Blood group diet 0 type
TYPE O CHARACTERISTICS:
- Hardy digestive tract
- Over-active immune system
- Intolerant to dietary and environmental adaptations
- Responds best to stress with intense physical activity
- Requires an efficient metabolism to stay lean and energetic
Type Os generally thrive on intense physical exercise and animal protein – with their digestive tracts retaining the memory of the ancient hunter-gather diet. Type Os don’t find dairy products and grains quite as user-friendly as most of the other blood types because their digestive systems have still not quite adapted to them fully.
Type Os tend to lose weight easier with a high protein, low carbohydrate diet. Another factor in Type O weight gain is related to thyroid regulation as they have tendency to low levels of thyroid hormone.
Meat, Offal and Poultry: Type Os can efficiently digest and metabolise meats because they tend to have high stomach acid content. They do, however, need to be careful to balance meat proteins with the appropriate vegetables and fruits to avoid over-acidification. Type Os should emphasise lean red meats and game over fattier, more domestic choices such as lamb or chicken. They should avoid bacon, ham and pork,
Seafood: Seafood is the second most concentrated protein. Oily, cold-water fish such as cod and mackerel are excellent for Type Os.; Fish oils are high in vitamin K, which promotes blood clotting, which can be a problem for Type O as they often have ‘thin’ blood which resists clotting. Many seafoods are good sources of iodine, which regulates thyroid function. Type Os should avoid herrings, smoked salmon and caviar..
Dairy Products and Eggs: Type O should severely restrict their use of dairy products and their system is ill-designed for their proper metabolism. Type Os of African descent should eliminate dairy foods and eggs altogether. Soya milk and soya cheese are excellent, high protein alternatives. Other Type Os may eat an occasional egg and small amounts of dairy products but should avoid all cheese, including goats cheese and whey protein.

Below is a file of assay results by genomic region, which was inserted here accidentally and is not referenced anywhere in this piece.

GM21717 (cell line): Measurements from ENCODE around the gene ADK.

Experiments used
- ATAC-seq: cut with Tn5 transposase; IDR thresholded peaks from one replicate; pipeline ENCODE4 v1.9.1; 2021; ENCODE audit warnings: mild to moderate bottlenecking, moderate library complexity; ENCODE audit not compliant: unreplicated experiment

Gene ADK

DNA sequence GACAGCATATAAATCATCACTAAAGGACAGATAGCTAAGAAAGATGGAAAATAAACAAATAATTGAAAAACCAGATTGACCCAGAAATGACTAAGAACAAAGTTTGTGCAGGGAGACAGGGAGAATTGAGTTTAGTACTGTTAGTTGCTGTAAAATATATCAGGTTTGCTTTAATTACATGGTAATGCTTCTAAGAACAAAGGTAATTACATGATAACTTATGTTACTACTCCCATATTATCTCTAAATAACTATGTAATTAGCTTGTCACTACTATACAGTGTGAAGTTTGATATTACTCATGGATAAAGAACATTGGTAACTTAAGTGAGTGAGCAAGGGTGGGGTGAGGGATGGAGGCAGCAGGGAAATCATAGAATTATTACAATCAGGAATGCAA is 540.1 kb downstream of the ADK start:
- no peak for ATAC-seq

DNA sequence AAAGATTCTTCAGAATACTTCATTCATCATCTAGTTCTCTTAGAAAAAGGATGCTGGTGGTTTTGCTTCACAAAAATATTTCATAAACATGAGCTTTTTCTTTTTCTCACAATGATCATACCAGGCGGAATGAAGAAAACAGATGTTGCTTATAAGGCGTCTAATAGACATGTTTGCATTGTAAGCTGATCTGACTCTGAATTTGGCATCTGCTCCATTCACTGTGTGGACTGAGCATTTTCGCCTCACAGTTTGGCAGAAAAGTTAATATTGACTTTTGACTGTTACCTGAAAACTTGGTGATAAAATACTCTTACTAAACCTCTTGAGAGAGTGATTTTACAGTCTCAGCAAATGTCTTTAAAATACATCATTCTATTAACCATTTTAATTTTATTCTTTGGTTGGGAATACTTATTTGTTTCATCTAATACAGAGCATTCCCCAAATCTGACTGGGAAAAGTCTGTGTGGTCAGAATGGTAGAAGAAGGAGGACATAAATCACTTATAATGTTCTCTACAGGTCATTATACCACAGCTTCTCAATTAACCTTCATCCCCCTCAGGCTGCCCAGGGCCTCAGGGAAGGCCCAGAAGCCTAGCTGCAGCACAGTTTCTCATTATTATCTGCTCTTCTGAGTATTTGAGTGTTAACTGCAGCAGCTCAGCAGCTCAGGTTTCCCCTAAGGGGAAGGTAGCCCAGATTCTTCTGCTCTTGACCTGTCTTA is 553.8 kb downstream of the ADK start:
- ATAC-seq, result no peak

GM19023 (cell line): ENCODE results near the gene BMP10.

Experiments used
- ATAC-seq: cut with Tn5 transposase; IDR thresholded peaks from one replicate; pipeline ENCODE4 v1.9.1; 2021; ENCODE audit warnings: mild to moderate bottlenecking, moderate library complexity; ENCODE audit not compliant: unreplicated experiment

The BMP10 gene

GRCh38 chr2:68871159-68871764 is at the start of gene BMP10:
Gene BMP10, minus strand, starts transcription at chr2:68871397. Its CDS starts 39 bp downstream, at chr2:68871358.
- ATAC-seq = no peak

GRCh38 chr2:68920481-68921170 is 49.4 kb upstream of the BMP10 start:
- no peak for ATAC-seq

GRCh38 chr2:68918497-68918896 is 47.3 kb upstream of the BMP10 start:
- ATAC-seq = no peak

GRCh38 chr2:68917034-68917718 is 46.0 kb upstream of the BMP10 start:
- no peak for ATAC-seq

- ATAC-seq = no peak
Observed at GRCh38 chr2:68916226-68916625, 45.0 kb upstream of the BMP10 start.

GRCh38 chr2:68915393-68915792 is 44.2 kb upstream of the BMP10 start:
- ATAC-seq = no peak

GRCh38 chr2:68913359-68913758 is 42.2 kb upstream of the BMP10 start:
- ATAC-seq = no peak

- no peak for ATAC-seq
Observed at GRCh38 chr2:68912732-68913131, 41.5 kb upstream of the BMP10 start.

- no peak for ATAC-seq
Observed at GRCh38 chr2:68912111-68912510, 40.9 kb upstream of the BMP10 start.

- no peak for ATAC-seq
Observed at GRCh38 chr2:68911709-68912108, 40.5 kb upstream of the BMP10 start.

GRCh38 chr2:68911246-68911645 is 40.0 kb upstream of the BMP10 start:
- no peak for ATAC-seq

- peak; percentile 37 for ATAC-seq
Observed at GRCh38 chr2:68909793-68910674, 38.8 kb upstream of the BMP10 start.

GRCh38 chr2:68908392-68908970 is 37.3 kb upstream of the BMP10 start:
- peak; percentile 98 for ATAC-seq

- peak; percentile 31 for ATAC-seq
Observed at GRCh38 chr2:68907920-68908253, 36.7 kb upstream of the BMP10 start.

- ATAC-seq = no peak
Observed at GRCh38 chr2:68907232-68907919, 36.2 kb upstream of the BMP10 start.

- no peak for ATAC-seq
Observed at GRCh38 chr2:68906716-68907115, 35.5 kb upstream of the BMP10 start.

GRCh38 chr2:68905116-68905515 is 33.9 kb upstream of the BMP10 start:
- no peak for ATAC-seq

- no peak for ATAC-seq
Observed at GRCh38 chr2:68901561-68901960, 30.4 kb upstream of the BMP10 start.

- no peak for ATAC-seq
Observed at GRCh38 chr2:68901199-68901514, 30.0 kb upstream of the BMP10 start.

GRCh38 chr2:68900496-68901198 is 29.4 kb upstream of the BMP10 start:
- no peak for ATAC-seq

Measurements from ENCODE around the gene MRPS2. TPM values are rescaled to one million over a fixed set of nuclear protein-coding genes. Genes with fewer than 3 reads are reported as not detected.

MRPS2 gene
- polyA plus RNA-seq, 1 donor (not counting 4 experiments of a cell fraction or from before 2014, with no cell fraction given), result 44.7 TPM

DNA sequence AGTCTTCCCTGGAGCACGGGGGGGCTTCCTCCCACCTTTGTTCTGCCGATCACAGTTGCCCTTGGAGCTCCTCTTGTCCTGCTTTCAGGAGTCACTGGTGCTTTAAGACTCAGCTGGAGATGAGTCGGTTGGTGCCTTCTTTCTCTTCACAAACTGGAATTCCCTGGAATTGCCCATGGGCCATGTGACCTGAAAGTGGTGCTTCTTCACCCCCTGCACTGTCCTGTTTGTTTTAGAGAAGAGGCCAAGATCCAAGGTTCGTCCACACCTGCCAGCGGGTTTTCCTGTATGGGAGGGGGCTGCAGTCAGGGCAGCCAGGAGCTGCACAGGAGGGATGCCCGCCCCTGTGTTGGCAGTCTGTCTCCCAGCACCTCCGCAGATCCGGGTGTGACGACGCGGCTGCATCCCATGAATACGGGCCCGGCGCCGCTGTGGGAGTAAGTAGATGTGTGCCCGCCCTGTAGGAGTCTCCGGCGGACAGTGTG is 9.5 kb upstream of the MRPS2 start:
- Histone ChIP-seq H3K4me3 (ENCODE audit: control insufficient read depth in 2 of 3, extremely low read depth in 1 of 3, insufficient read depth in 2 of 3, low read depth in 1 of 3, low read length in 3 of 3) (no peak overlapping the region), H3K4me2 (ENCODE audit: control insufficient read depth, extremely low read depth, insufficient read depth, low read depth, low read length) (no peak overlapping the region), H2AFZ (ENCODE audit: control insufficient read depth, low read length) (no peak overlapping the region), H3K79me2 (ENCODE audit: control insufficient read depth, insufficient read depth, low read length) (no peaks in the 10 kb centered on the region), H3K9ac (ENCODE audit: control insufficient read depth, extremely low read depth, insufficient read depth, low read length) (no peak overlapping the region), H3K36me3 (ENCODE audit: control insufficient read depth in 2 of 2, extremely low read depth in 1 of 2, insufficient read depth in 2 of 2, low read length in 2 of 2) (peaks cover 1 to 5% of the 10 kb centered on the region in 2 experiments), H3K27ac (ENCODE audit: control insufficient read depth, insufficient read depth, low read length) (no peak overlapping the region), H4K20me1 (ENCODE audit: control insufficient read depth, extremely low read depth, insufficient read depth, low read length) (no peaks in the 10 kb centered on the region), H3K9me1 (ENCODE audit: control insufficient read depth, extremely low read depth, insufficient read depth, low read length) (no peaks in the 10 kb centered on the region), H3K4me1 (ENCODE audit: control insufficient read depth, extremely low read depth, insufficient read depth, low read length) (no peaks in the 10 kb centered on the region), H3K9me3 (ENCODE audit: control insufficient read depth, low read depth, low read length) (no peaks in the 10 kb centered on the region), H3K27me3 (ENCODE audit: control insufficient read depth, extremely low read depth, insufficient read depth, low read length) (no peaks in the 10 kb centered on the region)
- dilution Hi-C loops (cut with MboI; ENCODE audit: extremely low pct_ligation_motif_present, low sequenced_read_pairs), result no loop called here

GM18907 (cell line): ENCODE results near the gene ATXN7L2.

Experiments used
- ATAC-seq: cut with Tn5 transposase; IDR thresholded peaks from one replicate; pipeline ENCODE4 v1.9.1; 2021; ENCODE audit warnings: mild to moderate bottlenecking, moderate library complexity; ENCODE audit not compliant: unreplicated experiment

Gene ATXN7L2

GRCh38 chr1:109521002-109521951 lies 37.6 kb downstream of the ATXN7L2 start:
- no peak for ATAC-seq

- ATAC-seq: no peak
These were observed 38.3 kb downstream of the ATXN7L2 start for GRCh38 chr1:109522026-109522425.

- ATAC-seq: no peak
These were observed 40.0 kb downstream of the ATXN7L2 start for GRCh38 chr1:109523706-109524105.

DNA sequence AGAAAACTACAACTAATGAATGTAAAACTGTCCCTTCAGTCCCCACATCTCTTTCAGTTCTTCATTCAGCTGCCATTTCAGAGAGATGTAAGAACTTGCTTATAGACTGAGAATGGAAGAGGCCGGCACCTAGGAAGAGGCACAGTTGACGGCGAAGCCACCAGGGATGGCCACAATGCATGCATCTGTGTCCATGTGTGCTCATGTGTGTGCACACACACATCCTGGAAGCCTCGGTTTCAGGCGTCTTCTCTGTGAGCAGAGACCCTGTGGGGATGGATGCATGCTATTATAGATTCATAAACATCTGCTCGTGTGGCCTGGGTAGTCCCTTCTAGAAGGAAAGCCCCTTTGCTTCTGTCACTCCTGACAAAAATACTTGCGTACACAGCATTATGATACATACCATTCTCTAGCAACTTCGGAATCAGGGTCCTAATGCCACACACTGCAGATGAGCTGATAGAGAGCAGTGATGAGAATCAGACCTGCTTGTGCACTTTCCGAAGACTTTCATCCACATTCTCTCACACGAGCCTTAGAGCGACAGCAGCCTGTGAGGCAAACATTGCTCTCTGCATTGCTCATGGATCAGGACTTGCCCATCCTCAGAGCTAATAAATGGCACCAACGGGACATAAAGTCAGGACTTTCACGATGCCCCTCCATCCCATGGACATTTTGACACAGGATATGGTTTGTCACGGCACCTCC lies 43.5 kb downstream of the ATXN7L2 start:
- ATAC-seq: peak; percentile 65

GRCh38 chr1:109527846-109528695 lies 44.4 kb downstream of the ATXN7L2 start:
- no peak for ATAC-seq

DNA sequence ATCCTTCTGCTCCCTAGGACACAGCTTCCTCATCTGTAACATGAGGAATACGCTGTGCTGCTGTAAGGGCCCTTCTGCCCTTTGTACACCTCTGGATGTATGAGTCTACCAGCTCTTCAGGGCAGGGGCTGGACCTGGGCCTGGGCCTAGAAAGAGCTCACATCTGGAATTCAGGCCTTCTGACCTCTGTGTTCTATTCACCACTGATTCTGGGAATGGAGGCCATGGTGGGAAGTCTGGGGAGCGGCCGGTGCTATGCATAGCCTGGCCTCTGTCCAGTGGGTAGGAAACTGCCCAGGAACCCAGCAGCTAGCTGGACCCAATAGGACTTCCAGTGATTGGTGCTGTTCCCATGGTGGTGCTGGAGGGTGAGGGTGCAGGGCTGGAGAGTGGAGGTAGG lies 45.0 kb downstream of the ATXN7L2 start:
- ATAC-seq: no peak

Oils and Fats: Type Os respond well to oils and they can be an important source of nutrition and an aid to elimination. Type Os do particularly well on olive oil and linseed oil but should avoid safflower oil, groundnut oil and corn oil.
Nuts and Seeds: Type Os can find a good source of supplemental vegetable protein from some varieties of nuts and seeds but these should not take the place of high-protein meats and should be eaten selectively. Pumpkin and walnuts are highly beneficial but brazil nuts, peanuts, cashews and pistachio nuts should be avoided.
Beans and Pulses: Type Os of African ancestry can utilise beans well because they are culturally accustomed to them. However, they are not an important part of any Type O diet because most beans and pulses contain lectins which make muscle tissue less acidic and Type Os perform best when their muscle tissue is slightly more acidic. Aduki, black-eyed beans and pinto beans are beneficial but kidney beans, lentils and soya beans should be avoided.